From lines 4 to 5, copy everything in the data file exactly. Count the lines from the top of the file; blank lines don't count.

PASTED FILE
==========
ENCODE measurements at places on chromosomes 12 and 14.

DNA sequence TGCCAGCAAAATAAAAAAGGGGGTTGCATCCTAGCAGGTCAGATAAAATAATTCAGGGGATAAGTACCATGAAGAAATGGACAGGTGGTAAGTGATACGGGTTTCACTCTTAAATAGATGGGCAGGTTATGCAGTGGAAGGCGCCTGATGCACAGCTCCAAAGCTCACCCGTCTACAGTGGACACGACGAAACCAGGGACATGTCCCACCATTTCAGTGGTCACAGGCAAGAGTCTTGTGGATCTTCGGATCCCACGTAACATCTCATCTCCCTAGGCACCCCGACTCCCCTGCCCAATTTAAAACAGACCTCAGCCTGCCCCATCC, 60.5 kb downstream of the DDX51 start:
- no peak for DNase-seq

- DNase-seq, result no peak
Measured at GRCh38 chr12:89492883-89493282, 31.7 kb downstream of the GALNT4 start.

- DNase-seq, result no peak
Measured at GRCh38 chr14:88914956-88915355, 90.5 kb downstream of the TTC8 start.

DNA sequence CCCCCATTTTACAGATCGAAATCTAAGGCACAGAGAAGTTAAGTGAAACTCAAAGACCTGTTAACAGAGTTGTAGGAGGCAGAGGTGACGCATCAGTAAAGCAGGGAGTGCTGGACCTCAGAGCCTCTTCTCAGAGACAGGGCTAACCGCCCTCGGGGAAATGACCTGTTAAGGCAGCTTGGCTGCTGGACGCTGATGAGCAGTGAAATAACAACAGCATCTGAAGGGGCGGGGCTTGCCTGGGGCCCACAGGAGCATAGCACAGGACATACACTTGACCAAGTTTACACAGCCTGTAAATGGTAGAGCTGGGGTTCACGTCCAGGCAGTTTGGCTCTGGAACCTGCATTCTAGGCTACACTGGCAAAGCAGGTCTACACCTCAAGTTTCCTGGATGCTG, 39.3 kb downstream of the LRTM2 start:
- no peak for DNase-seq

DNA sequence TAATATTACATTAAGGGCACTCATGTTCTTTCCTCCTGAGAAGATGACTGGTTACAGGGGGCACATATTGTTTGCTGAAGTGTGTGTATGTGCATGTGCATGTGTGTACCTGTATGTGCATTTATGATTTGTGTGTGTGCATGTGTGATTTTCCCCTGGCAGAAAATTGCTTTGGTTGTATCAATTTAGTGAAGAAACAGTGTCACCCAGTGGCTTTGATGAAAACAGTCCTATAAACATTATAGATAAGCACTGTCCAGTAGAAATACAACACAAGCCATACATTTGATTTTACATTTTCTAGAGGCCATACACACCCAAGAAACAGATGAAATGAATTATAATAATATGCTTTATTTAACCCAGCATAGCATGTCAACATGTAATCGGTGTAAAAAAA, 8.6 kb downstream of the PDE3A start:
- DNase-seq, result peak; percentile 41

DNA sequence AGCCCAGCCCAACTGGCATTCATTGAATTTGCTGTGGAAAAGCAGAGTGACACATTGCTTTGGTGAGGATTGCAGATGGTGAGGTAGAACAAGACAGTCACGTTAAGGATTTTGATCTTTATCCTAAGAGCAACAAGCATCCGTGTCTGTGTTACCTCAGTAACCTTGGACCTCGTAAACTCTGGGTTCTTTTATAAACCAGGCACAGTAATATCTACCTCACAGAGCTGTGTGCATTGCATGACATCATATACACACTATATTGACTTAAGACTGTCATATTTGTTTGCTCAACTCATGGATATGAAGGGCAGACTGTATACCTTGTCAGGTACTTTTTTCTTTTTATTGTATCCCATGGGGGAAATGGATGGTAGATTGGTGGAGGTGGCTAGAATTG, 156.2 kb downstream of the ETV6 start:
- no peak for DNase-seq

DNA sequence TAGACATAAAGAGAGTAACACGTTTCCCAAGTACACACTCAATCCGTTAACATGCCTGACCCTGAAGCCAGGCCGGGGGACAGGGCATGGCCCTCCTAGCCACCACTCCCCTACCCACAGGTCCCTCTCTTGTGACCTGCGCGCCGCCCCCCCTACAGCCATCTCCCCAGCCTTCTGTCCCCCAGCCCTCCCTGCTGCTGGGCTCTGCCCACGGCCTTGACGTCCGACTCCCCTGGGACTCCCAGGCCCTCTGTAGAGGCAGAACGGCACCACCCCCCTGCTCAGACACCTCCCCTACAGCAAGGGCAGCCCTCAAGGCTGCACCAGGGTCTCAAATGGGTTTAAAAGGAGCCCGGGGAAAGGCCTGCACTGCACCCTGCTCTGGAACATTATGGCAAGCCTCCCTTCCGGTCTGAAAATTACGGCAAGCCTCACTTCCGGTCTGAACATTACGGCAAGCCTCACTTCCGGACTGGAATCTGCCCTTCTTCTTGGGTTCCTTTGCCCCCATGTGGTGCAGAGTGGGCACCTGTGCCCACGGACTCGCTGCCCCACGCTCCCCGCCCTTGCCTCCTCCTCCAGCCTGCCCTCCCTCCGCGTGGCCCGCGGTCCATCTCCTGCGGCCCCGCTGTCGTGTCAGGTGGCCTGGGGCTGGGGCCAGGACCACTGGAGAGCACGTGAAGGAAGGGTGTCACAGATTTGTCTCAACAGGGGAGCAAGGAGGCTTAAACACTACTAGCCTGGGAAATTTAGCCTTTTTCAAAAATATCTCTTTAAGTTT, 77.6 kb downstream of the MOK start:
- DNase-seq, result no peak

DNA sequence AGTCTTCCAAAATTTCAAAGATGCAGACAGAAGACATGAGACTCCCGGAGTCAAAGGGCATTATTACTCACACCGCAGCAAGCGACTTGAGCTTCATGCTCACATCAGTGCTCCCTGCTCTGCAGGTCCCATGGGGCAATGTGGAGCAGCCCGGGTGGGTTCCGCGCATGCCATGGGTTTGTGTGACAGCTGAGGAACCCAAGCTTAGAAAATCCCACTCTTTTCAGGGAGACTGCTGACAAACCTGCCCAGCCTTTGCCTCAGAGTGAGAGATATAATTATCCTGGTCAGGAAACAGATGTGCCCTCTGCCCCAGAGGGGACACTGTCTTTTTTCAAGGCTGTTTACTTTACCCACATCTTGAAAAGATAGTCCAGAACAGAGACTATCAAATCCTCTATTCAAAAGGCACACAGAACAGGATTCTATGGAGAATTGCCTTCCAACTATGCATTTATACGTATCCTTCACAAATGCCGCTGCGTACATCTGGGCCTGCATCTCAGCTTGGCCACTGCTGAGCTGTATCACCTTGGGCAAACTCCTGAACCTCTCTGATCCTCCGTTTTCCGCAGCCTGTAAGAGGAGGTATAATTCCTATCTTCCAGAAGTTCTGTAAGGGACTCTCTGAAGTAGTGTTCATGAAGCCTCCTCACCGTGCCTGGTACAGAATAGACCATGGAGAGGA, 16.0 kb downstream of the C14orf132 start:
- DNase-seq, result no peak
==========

- DNase-seq, result no peak
Measured at GRCh38 chr12:89492883-89493282, 31.7 kb downstream of the GALNT4 start.